[MUD-Dev] Containing automation?

Marc Hernandez marc at ias.jb.com
Wed Jul 21 17:04:19 New Zealand Standard Time 1999

	More of a question playing off the paragraph above.

On Wed, 21 Jul 1999, Katrina McClelan wrote:
> If the only real cost of manufacture is the time spent typing it, then the
> economic model is weak.  The real problem here is that players are coming
> on to play swordsmen and wizards and such.  Some people are content
> running shops, but most are wanting adventure.  They go to (work|class)
> every day and lead normal lives, so they come to a MUD for adventure.  If
> you make specializing in sword making get in the way of learning how to
> use the weapons, you won't find many people using up their aptitude to
> make lots of coins off sword production.

	What about Mu* games where building _is_ the game?  Is this going
to appeal to anyone but a small subset of people?
	I am currently writing a multiuser system where people come
together and can collaborativly (or seperately) build things.
	The original plan was to have people build spaceships out of
building blocks (instead of the common: select hull size N, It has P ports
for weapons.  It has C cubic metres for cargo.  Select laser etc).  But I
found building a full spaceship out of such things is a monumental task.
	So I have switched to a less ambitious design.  Currently I am
doing what amounts to virtual legos.  However once I call it a block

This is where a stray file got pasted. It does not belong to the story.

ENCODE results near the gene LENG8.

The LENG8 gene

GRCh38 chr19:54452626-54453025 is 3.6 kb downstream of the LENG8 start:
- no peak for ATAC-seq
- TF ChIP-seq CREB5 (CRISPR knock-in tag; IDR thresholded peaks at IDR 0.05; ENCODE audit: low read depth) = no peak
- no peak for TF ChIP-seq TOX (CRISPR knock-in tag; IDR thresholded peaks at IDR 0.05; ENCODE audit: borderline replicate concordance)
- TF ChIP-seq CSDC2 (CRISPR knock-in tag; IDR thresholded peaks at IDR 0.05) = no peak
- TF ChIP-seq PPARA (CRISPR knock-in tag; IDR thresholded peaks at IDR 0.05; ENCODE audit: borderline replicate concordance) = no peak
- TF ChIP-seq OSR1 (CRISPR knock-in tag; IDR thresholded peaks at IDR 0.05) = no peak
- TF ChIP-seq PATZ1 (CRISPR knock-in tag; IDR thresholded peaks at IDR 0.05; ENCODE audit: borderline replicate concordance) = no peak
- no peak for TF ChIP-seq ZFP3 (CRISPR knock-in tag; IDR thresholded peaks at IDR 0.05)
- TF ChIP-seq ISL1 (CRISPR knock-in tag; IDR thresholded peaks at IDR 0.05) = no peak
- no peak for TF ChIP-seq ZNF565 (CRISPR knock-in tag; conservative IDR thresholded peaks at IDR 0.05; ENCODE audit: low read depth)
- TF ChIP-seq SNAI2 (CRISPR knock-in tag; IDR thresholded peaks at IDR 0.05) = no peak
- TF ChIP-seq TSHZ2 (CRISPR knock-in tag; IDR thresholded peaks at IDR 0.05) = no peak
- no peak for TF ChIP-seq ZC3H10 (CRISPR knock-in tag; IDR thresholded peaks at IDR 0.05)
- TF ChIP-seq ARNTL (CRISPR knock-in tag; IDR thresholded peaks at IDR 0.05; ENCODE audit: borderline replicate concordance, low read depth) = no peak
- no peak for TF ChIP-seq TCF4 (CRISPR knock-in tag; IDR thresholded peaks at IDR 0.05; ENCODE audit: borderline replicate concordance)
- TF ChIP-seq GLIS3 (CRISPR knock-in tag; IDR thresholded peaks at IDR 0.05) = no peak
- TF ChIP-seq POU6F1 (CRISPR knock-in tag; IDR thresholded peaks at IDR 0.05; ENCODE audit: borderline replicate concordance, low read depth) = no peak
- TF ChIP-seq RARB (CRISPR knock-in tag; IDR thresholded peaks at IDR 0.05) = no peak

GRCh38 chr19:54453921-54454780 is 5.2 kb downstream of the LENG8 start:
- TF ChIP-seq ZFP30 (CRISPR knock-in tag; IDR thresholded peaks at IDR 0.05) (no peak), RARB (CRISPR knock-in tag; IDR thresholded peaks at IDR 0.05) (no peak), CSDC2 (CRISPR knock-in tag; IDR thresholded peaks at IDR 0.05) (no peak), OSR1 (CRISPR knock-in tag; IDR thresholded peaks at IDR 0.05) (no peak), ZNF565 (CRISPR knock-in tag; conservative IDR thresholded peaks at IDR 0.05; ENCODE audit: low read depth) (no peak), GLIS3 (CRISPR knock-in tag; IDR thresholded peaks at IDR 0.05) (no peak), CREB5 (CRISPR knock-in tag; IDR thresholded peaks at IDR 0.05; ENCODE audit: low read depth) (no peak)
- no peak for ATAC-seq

building game (not even invoking the Lego god) it tends to be considered a
game aimed at a younger audience.  Not that that is bad I just happen to
want a building game for older people that like to build things.
	I have an economy worked out.  You can get plain gray blocks in a
quarry for free.  Colors come from plants people can collect.  Sometimes
you will find Gold or Silver blocks.  You can use these to build or use
them to buy items from a central store.  The central store will stock
items that are computationally expensive (like springs or motors or
magnets).  I have some ideas about having lights and electricity and
switches with simple, user designed circuts to work them.  Perhaps a
market of cool circuts will develop, who knows?
	I just havent see much differentiation in things to do in regular
Mu*s.  They all seem to come down to killing things.  Not that this isnt
fun (as I gaze at the QIII icon on my desktop), but I would think the
online environment could be a little more diverse.
	I have seen Active worlds.  It is ok, but has some design flaws. 
The viewable range is very short.  The objects seem ... lifeless.  Your
building area is seperate from everone elses.  Rather than go for any
polygonal set of objects I decided to restrict the type of objects, but in
the end it should allow greater freedom in what can be built. 
	Technology is catching up to being able to handle this sort of
thing.  The physics libraries that are coming out (sometimes free) are
pretty good.  The capabilities of desktop machines is pretty phenomenal
especially when you take into account the fact that the framerate can drop
to around 5fps with little degredation in playing enjoyment (although my
target is 10fps).  My $179 TNT2 can render 2500 blocks (6 faces) at 10fps
(300,000 triangles per second).  
Marc Hernandez
to beg a tale of breath too weak to stir the tiniest feather
and what can one poor voice avail against three tongues together
						Lewis Carrol

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